5.1 Audio

Roger Waters 5.1 Listening Party Thursday

Hear the new 5.1 mix of Roger Waters 1992 concept album Amused to Death before you can buy it.

Join us at the Gray Public Library Thursday at 6:30 pm for an amazing musical experience. Visit us Friday and buy the album on CD, vinyl, Blu-ray, or SACD and get a free poster while supplies last.

While not as well-known as many of his albums with Pink Floyd, Amused to Death, deserves careful listening. Waters comments on many things we may have missed because we are “amusing ourselves to death” watching television. Fans will be in familiar territory while finding new ways to think about the world.

The original mix was known for its expansive stereo image, with some sounds seeming to come from outside your speakers. The barking dog at the beginning truly sounded like it was coming from the house next door. The new surround sound mix builds on this, creating an immersive environment in which the listener is enveloped by the sound effects and music. This cinematic experience suits the album perfectly. My dogs ignore my home theater system. The war scenes near the beginning of Pink Floyd: The Wall don’t affect them no matter how loud I play it. The barking dog at the beginning fooled them and thought their buddy Sawyer was outside.

The sound effects are really cool, but it’s the music where the mix really matters. There is a lot going on, so pulling some of the instruments around the sides and to the back makes everything a little easier to hear. And you do want to hear Jeff Beck’s guitar solos, don’t you? (Side note: If you ever wondered how Jeff Beck might have handled the opening of “Shine On You Crazy Diamond” from Wish You Were Here, find out here.)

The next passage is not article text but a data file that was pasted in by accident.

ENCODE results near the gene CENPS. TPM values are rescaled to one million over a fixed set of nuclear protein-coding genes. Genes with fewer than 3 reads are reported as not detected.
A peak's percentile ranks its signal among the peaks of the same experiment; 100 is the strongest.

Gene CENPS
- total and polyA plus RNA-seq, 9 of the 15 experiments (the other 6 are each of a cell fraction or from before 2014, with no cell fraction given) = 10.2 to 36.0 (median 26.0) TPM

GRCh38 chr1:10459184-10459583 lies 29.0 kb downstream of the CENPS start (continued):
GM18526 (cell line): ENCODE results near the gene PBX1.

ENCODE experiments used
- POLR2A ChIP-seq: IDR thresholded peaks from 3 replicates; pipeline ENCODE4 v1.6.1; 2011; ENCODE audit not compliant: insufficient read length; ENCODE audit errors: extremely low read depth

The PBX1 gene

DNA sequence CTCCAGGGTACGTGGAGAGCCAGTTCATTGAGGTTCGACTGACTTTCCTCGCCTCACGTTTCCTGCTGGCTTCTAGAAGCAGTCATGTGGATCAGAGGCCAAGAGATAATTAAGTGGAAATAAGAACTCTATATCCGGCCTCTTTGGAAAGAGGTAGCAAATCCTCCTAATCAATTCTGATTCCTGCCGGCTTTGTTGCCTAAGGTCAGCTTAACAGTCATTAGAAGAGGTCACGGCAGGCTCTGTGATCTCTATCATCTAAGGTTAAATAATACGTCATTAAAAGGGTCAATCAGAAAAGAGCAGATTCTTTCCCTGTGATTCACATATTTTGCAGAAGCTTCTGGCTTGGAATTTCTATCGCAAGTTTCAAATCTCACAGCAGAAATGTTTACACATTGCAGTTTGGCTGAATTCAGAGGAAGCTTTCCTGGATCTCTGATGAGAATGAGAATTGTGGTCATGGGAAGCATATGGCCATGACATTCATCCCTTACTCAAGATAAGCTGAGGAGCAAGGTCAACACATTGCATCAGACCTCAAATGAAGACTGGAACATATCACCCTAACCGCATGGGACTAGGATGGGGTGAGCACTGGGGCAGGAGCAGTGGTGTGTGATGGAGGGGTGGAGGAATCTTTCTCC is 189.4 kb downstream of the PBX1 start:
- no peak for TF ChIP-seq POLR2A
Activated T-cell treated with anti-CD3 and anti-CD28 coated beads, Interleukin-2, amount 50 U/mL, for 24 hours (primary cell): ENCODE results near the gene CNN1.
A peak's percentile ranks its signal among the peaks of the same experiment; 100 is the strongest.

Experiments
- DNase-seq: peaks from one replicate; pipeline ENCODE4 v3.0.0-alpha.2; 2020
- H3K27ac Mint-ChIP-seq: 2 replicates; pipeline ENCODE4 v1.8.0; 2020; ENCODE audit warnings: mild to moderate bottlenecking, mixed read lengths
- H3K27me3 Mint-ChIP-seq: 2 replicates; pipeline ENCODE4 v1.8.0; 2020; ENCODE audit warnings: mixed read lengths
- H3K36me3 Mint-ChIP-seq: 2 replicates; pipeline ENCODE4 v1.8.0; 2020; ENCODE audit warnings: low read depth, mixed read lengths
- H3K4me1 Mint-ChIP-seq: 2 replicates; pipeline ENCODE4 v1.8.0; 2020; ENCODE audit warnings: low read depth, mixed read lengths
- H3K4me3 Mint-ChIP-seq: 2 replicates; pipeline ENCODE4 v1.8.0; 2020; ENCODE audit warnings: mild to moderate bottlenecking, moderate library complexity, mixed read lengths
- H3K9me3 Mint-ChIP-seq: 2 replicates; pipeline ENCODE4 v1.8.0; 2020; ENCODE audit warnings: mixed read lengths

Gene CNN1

The album was very well engineered to begin with and sounds fantastic in stereo or 5.1. The big songs are huge. “What God Wants” is nice and heavy, the gentle moments are super quiet, and the all the vocals jump right out at you. Waters uses all his vocal tricks while often sharing the mike with some incredibly strong female singers. (Another aside: after my first complete audition of the Blu-ray, I checked out Audio Fidelity’s new SACD release of Joe Cocker’s With A Little Help From My Friends. I’d have to give the sonic nod to Roger Waters and sounding better than an Audio Fidelity release is no small feat. I still recommend the Cocker disc, naturally.)

I encourage anyone who is curious about listening to music in surround sound to attend Thursday’s event. It’s an amazing way to experience great music. I promise you will be blown away. (Also, Sony was kind enough to donate a CD, a CD/Blu-ray package, and some posters to give away Thursday night. )

Quick note on the packages available Friday

The album will now be available in five versions:

  • Standard CD with new stereo mix
  • CD (new stereo mix) and Blu-ray (new stereo and surround sound mixes) in a nice book-like package
  • 2LP Picture disc
  • 2LP audiophile vinyl release from Analogue Productions
  • SACD from Analogue Productions

Tom Petty’s new album sounds great on Blu-ray

Tom Petty’s album Hypnotic Eye on Blu-ray

Tom Petty’s new album, Hypnotic Eye, was released yesterday on Blu-ray Audio. It’s on CD and vinyl too, but this review will focus on the Blu-ray.